A Labour move to ban pro-Brexit candidates standing for the party in the European elections was revealed last night. Labour’s 20 MEPs, who are all Remainers, have urged Jeremy Corbyn to force all candidates to promise to back calls for a second referendum, party sources claimed. But the move is fiercely opposed by some members of Mr Corbyn’s shadow cabinet, who fear it will drive Brexiteer Labour voters towards Nigel Farage’s new Brexit Party or far-Right groups in the May 23 elections. The row was revealed after Richard Corbett, Labour’s leader in the European parliament, said Mr Corbyn must back a second referendum – or ‘confirmatory vote’ – in its Euro elections manifesto.
Two leading supporters of Jeremy Corbyn are in the frame for a plum European Parliament seat when Labour selects its candidates this week. Laura Parker (pictured above), national coordinator of the grassroots group Momentum, and Katy Clark, a former MP and political secretary to Corbyn, are both in contention for a London region MEP spot, party sources said. Gordon Nardell, who is Labour’s new in-house lawyer tasked with dealing with anti-semitism cases, is also seen as a contender.
Tory activists have threatened to boycott European Parliament elections in protest at Theresa May’s decision to delay Brexit. Almost 40 Conservative association chairmen have written to her saying they will not take part because it would be ‘inconsistent and unprincipled to do so’. The letter, seen by the Daily Mail, accuses the Prime Minister of breaking ‘solemn pledges’ to honour the referendum result and ‘leave the EU on time on March 29’.
The Conservatives are facing an exodus as up to 40 EU election candidates are believed to be defecting to the Brexit Party. Former Ukip leader Nigel Farage has reportedly received word from 26 MPs that privately said they will vote for his new group. And even more are said to be ditching their Tory MEP campaigns in favour of standing for the Brexit Party.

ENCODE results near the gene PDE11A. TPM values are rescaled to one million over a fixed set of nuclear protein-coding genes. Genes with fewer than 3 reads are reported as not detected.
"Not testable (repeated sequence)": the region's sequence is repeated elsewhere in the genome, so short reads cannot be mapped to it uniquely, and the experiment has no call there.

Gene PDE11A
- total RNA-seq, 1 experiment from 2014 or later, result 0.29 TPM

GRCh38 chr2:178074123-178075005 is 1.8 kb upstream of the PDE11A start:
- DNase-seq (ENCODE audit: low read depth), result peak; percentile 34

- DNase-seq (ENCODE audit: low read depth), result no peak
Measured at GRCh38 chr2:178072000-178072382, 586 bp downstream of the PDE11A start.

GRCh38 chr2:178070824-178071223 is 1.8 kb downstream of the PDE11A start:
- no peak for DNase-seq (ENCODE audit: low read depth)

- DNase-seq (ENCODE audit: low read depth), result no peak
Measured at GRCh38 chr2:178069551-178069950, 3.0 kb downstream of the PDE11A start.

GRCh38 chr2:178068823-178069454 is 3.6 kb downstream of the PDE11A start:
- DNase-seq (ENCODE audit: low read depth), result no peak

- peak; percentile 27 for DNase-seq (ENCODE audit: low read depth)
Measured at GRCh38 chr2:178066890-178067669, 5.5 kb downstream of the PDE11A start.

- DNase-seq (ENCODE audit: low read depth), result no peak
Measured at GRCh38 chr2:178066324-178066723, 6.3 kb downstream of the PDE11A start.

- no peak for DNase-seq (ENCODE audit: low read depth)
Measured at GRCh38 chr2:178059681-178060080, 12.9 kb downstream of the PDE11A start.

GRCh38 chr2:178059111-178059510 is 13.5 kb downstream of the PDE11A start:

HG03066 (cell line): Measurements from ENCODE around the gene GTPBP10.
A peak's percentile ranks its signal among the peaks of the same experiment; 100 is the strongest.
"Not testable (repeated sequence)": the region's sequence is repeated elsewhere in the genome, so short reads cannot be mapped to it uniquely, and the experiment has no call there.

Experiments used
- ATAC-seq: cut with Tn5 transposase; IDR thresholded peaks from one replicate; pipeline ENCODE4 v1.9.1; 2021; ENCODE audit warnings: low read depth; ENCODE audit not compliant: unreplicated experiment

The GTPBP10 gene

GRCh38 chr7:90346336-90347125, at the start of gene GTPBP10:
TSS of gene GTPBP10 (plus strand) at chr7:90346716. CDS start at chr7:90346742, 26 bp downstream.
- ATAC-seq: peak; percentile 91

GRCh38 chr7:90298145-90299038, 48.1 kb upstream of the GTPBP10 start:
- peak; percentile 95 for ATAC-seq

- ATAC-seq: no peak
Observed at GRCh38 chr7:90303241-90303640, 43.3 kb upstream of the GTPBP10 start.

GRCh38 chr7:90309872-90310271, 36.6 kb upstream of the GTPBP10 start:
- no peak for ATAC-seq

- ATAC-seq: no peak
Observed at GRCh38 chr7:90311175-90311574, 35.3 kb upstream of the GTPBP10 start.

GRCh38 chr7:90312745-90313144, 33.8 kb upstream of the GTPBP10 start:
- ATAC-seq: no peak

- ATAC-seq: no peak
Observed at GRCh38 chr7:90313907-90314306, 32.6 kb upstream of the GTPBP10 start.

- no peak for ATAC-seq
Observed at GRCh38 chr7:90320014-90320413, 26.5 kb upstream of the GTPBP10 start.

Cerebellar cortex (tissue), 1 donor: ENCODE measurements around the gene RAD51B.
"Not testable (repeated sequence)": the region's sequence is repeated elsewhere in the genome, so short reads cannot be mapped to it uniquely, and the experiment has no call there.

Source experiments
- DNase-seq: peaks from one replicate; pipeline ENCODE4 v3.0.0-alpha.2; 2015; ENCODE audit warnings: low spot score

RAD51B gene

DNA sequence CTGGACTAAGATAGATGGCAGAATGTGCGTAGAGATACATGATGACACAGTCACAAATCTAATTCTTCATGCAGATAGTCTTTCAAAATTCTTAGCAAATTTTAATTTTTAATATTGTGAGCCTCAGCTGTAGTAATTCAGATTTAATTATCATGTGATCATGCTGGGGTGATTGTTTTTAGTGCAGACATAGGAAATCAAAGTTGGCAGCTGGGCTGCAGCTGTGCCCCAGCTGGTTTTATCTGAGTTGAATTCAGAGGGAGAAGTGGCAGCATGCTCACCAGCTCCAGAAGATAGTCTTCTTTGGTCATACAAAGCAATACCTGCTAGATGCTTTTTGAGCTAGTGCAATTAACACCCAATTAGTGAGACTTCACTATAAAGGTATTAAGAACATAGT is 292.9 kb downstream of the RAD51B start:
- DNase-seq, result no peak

The Conservatives are facing a humiliating defeat at the European elections next month after support for the party slumped to its lowest level since 2013, according to a new poll. The survey shows the Tories on just 28 per cent when it comes to general election voting intention – a four-point fall which leaves them trailing Labour on 32. When voters were asked which party they will vote for at the European elections, Theresa May’s party languished on 16 per cent, eight points behind Labour on 24
ARCH-BREXITEER and Tory MP Sir John Redwood has blasted Theresa May for agreeing to a “needless” Brexit delay and accused Parliament of “dancing on the EU strings”. Mr Redwood said MPs had lost faith in Britain’s ability to govern itself and instead were clinging to the idea of the UK attaching itself to the EU forevermore. The 67-year-old summed up the behaviour of many lawmakers as “bizarre” as they continue to coil away from the offer to “take back control” and instead advocate for a semi-Brexit.
Telegraph (by Boris Johnson)
I know it may not feel much like it at the moment, but some day soon we are going to get out. Unless we MPs have taken leave of our senses, we will honour the wishes of the people. Unless the PM has some secret plan to stifle Brexit with a series of ever more ludicrous delays, it seems to me all but inevitable that we will eventually respect the result of the 2016 referendum and leave the European Union. So don’t despair. Don’t give up. It is going to happen, and at that wonderful moment it will be as though the lights have come on at some raucous party.
A prominent Labour MP was criticised yesterday for likening Conservative Brexiteers to the Nazis and warning that they must not be “appeased”. David Lammy defended comments he had previously made in which he compared members of the European Research Group of Tory MPs to the Nazis. Far from this being an unacceptable comparison, he had not gone far enough, he said, and then accused Boris Johnson and Jacob Rees-Mogg of associating themselves with far-right propagandists.
Jacob Rees-Mogg has slammed David Lammy after the Labour MP compared him and Boris Johnson to Nazis today. The second referendum campaigner likened the politicians to Hitler in a damning outburst on the Andrew Marr Show on Sunday. And his rant sparked fury among Conservatives who claim the MP for Tottenham has ‘lost it’ with the comparisons to ‘white supremacists’. Now, Rees-Mogg has taken to Twitter to criticise the Labour MP: ‘I feel sorry for Mr Lammy, comparing a Parliamentary ginger group with an organisation and creed that killed six million Jewish people makes him look foolish and his comments unbalanced.